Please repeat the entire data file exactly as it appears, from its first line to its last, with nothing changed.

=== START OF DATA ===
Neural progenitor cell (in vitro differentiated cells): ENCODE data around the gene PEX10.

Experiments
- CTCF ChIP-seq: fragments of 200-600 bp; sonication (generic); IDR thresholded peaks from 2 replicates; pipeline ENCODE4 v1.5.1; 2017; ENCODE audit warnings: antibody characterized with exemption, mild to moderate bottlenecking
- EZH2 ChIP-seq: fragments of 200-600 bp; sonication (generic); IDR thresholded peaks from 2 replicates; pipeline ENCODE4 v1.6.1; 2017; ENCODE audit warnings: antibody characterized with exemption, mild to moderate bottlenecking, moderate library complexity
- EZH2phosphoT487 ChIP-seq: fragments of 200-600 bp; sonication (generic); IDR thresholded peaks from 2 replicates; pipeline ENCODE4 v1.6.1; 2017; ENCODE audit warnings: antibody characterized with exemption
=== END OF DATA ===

Neural progenitor cell (in vitro differentiated cells): ENCODE data around the gene PEX10.

Experiments
- CTCF ChIP-seq: fragments of 200-600 bp; sonication (generic); IDR thresholded peaks from 2 replicates; pipeline ENCODE4 v1.5.1; 2017; ENCODE audit warnings: antibody characterized with exemption, mild to moderate bottlenecking
- EZH2 ChIP-seq: fragments of 200-600 bp; sonication (generic); IDR thresholded peaks from 2 replicates; pipeline ENCODE4 v1.6.1; 2017; ENCODE audit warnings: antibody characterized with exemption, mild to moderate bottlenecking, moderate library complexity
- EZH2phosphoT487 ChIP-seq: fragments of 200-600 bp; sonication (generic); IDR thresholded peaks from 2 replicates; pipeline ENCODE4 v1.6.1; 2017; ENCODE audit warnings: antibody characterized with exemption